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U.S. Department of Health and Human Services

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PMO 2007: Appendix A - Animal Disease Control

Grade "A" Pasteurized Milk Ordinance (2007 Revision)

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Copies of the Uniform Methods and Rules; Bovine Tuberculosis Eradication, Uniform Methods and Rules for Establishment and Maintenance of Tuberculosis-Free Accredited Herds of Cattle, Modified Accredited Areas and Areas Accredited Free of Bovine Tuberculosis in the Domestic Bovine and recommended Brucellosis Eradication, Recommended Uniform Methods and Rules, current at the time of adoption of this Ordinance may be obtained from your State Veterinarian or:

Veterinary Services
Animal and Plant Health Inspection Service
U. S. Department of Agriculture
Federal Center Building
Hyattsville, MD 20782

Or

Federal Area Veterinarian in Charge
VS, APHIS, USDA
Your State Capitol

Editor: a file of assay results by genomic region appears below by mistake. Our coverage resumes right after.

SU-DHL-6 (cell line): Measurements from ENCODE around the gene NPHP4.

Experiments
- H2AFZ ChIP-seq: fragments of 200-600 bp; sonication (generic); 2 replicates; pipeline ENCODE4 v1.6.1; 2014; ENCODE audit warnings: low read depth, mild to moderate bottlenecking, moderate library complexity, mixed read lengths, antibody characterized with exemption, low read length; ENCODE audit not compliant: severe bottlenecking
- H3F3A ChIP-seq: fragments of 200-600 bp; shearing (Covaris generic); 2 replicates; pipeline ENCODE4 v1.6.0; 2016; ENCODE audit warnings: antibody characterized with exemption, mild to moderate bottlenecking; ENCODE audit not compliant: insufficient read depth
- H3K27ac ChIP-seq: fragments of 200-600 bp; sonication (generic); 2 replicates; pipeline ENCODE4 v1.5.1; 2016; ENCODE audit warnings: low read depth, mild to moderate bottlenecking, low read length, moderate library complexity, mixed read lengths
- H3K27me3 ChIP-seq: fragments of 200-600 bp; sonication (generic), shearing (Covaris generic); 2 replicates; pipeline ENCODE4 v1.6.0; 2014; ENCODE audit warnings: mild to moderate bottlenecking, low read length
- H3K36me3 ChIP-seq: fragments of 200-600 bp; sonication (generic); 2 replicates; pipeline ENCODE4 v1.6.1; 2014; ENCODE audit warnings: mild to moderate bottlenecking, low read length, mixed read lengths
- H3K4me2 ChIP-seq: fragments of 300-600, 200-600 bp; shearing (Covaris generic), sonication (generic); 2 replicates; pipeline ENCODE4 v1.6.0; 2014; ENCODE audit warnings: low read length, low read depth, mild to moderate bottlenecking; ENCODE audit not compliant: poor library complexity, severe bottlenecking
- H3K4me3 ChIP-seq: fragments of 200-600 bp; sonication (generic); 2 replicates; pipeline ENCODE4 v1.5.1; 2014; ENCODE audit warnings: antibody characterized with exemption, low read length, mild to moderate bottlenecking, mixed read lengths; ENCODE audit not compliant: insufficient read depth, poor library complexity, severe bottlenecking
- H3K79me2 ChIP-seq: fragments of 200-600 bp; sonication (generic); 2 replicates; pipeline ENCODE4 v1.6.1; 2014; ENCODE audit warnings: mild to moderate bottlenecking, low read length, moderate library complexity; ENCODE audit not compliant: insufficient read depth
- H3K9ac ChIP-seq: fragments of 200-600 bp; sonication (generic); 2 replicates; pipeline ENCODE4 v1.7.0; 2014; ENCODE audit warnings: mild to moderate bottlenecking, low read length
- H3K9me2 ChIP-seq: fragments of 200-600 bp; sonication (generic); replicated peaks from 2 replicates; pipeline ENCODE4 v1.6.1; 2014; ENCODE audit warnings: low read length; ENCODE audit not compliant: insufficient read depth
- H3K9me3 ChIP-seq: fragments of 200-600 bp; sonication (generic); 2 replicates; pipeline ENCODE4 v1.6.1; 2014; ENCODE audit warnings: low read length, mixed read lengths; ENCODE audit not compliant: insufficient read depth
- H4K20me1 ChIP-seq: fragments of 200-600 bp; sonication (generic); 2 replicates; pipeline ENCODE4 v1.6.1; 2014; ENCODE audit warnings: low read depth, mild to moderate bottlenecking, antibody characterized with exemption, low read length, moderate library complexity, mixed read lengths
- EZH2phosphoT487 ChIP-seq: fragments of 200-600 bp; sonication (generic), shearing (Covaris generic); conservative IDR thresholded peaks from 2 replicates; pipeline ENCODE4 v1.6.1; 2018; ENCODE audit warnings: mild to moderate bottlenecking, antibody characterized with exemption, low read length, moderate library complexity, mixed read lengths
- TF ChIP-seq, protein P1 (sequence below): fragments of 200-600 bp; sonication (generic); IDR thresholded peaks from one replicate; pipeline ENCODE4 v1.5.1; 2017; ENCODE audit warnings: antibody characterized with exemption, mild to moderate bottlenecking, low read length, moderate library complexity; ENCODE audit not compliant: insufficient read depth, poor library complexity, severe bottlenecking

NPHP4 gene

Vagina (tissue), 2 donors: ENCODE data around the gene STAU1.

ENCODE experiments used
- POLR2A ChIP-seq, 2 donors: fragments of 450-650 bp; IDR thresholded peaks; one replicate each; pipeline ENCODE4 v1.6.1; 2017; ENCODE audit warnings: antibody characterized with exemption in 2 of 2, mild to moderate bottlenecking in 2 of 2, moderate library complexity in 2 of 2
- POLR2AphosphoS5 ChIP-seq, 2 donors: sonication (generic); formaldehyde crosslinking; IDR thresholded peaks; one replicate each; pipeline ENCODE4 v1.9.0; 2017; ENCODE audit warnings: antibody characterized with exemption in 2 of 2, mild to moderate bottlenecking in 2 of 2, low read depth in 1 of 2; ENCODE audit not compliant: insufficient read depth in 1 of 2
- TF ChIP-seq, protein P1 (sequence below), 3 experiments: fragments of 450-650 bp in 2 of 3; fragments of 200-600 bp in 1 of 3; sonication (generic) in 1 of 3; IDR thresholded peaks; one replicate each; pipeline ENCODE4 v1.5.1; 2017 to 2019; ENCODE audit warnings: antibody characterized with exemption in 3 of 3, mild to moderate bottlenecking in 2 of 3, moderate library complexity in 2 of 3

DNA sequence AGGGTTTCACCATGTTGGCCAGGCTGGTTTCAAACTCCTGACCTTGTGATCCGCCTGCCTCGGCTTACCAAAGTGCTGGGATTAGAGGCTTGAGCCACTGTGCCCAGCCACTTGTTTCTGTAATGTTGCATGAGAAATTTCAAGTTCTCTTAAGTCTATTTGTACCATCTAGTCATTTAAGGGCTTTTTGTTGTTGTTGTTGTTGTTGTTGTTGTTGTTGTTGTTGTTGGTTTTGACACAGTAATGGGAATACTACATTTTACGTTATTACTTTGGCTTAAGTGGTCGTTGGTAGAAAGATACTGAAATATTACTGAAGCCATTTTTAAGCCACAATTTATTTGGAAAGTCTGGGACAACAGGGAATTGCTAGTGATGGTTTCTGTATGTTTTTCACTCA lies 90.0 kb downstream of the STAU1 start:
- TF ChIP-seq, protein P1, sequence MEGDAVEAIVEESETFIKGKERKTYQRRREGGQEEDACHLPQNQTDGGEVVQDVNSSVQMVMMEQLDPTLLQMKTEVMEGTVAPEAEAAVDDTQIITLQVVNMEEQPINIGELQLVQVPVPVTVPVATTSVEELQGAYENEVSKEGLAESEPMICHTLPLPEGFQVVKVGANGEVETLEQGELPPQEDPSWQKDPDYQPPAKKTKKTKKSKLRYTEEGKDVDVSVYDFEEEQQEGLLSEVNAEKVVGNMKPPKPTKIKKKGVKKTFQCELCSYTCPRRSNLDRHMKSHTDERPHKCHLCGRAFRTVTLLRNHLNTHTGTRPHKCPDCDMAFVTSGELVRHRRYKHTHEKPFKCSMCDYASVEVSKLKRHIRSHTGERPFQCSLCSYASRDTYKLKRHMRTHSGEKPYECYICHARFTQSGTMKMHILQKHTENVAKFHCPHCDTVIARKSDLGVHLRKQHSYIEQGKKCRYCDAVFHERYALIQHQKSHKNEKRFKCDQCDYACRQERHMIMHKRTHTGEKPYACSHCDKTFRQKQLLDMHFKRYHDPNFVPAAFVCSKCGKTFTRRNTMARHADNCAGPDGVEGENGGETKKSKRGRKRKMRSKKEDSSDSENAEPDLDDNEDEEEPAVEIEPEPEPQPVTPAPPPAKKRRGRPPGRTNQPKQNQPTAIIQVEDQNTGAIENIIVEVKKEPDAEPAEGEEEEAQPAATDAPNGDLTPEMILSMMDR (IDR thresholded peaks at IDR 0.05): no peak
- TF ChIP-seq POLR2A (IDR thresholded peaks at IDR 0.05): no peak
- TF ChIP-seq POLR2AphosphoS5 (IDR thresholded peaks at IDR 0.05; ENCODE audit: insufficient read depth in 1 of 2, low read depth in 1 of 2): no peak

It is recommended that Regulatory Agencies initiate and/or promote a mastitis control program. A well-planned and extended educational phase will encourage the support of producers and reduce the problems of enforcement.

The National Mastitis Council Inc., 2820 Walton Commons West, Suite 131, Madison, WI 53718-6797, has studied a large number of existing control programs and has outlined a suggested flexible control program. In addition, review of the current knowledge of mastitis may be found in their publications: Current Concepts of Bovine Mastitis and the Laboratory Handbook of Bovine Mastitis.

Sanitarians may find the screening test a useful device for detecting abnormal milk. Sample screening methods, as well as somatic cell diagnosis and reduction programs are discussed in the references above as well as the Dairy Practices Council, 51 East Front Street, Suite 2, Keyport NJ 07735 publication: The Field Person's Guide to Troubleshooting High Somatic Cell Counts.

Regulatory action should not be based on the use of mastitis screening tests alone. Screening tests should be used as an adjunct to a complete program of mastitis control and milking-time inspections.